3. Early reports should be viewed with suspicion. I read and saw reports that LEO's were yelling to burn the house down quite quickly once they cornered him. How does that square with your locals story about bull horned requests to surrender?

    Dorner was a first class POS and deserved to die, after a proper trial. My observation is that LEO's possess vast firepower and they made little or no attempt to restrain themselves yesterday. LAPD has a rich history of abuse of power and lying and now they have massive firepower to direct at those they hate. We don't know how the end came yesterday because LEO's made sure no media was around to record it. All we can do is hear the LEO's version of events. I will doubt everything they say based upon their having a big motivation to lie.

    1. Hadn't heard the "burn it down" meme. Most - not all - of the media at the cabin were locals, hence more believable IMO. It is a cell dead area, mostly, so I will read some of the written reports before taking everything as gospel. I agree not to trust LAPD's word on anything. But see earlier comment re: SBCSO. World of difference, IMO.

      Sorry to rant so much, D2.0.

    2. et al.

    3. Anon, thanks for repeater network communications link. Change, did indeed hear burn order. Also lots of disciplined maneuvering and operations. Disagree with choice of tactic but wasn't asked. Agree with obvious push to bring things to a close before nightfall. As for "no media being around" have now read detailed eye witness first person news accounts of final few hours by staff of both San Bernardino Sun and Riverside Press Enterprise. Lots of newsies were allowed on the ground less than a block from cabin. It's the woods. Voices and sounds carry a long way. I trust what they wrote. Anything further I'm at gmail.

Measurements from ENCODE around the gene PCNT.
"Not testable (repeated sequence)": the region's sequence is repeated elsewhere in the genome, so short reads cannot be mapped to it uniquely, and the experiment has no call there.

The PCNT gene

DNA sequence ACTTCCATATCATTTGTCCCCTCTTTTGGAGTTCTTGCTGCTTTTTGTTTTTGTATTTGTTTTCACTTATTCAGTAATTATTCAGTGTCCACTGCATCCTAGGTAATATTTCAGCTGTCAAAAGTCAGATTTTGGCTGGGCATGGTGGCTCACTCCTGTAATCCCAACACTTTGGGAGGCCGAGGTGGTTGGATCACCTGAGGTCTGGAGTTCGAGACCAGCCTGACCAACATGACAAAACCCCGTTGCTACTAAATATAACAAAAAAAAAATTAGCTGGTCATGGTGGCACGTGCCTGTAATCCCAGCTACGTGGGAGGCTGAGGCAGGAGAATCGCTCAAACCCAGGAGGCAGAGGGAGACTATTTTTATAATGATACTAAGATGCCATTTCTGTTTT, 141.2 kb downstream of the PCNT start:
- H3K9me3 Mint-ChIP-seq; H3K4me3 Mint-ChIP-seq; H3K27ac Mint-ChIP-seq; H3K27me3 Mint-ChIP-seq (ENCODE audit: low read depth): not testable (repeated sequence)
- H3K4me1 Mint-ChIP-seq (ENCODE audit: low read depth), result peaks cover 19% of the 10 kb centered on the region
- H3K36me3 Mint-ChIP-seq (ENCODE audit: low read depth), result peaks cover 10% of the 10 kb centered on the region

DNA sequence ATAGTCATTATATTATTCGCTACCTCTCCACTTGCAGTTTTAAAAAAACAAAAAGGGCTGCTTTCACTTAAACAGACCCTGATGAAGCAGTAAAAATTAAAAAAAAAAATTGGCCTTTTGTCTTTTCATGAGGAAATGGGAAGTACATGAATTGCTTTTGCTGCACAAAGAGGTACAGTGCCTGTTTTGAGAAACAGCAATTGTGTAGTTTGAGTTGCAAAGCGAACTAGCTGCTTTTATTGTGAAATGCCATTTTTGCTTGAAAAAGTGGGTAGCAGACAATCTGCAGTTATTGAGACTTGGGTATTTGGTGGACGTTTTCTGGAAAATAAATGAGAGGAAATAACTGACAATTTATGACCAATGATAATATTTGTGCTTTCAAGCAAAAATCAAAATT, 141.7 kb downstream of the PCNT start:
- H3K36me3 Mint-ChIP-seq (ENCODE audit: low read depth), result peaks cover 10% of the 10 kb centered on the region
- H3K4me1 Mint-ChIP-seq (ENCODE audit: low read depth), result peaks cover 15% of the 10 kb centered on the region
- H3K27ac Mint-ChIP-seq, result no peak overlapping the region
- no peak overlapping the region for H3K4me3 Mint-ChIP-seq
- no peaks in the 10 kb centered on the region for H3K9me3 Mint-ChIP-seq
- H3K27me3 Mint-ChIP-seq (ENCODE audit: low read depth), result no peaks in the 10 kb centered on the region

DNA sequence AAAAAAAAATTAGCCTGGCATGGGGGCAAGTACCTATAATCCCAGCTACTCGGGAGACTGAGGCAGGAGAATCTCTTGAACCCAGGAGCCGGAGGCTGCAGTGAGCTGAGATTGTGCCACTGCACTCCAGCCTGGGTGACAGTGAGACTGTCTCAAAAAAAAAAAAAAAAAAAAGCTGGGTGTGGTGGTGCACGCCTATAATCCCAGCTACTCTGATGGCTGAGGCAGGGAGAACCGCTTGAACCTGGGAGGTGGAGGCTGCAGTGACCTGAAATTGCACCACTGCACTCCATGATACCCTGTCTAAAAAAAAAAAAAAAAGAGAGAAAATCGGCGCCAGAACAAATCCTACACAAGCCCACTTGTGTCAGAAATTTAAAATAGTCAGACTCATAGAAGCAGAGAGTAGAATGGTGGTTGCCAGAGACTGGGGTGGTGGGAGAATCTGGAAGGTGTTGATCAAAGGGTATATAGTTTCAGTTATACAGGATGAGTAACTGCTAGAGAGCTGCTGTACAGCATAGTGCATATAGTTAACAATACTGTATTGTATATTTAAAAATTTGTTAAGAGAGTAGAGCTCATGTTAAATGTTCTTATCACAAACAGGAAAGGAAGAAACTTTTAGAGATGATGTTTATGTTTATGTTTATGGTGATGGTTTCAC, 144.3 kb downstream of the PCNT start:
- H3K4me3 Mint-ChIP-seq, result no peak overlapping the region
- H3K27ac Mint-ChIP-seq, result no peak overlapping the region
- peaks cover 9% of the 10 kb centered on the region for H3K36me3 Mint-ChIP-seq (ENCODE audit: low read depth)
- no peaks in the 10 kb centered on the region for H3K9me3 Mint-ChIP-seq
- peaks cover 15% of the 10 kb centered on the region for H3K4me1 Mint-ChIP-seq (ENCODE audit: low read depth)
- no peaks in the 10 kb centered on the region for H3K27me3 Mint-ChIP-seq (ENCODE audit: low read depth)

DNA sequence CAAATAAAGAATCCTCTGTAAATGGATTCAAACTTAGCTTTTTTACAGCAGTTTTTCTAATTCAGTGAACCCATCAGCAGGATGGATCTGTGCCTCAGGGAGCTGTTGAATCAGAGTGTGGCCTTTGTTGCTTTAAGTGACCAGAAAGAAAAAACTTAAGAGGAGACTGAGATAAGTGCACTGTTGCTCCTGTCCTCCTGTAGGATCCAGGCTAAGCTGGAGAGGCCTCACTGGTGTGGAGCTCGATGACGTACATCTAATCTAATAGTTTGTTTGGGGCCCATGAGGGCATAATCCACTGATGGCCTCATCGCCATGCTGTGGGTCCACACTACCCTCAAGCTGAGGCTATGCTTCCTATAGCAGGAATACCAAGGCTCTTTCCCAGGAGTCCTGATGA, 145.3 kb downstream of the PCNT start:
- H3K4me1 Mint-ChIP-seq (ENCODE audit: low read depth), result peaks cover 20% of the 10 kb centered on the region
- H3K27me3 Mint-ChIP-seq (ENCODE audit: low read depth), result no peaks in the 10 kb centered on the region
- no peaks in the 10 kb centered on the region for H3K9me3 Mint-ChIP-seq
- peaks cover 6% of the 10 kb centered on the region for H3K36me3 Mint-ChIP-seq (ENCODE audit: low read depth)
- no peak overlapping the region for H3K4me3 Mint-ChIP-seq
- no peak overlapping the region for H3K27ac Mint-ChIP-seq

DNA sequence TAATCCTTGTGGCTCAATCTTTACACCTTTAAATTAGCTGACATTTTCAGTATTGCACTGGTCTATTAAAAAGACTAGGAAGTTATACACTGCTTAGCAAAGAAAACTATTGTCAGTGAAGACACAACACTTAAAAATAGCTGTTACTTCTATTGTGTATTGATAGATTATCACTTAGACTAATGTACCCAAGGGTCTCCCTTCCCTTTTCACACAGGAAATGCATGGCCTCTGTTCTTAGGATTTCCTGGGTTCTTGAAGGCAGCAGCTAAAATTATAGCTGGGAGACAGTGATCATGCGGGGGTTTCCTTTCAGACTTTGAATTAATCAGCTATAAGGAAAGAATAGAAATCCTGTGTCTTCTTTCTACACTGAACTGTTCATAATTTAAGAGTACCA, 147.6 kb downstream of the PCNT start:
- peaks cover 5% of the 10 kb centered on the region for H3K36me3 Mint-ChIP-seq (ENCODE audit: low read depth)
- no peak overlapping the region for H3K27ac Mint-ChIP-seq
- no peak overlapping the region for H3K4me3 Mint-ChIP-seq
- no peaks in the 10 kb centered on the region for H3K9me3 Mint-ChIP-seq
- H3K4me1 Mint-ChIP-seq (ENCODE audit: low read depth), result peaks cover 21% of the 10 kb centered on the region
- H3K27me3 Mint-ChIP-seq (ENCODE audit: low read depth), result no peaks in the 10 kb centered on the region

4. 49er,

      There was live TV being shown all over L.A. I started watching it about 10m before they popped the first gas grenade and stopped watching when the fire started.

  4. "I find the overwhelming number of of police forces to be inept, overpaid, overstaffed, over-equipped, poorly trained, and of a brutish disposition that sees the public as the enemy."

    Wow. That's tarring a lot of dedicated law enforcement men and women with a very broad brush. Based on...? New Orleans during Katrina? Rodney King? Dorner? A handful of acknowledged poorly-handled events and you're condemning an "overwhelming number of police forces"? If you have particular experience with "brutish" police forces, let's hear it.

    Otherwise, New York, Los Angeles, and Chicago, for example, are not the whole of America, and those police forces are not necessarily representative of the greater part of the law enforcement community across the country.

    It might behoove us to digest more facts as we learn them before making such broad judgments.

    1. Verdict first. Evidence later. Off with their heads!

  5. Diplomad,

    "My bloviating disrupting your thought process."


    I come here so that your eloquent thoughts can interrupt my own internal bloviations!

    With all due respect,


  6. The cynic in me wonders if those civilian shootings were as accidental as we think.

  7. "I find the overwhelming number of of police forces to be inept, overpaid, overstaffed, over-equipped, poorly trained, and of a brutish disposition that sees the public as the enemy."

    And you have examined the overwhelming number of police forces in America? You must be super human. That would be one explanation and then there would be another far less flattering one.

    1. Hello Anonymous,

      DiploMad is entitled to his opinion. Many people have had bad experiences with the local police who are supposed to be protecting them. In fact I do not trust the police and if I don’t trust my local police does it really matter how many other police departments are really good?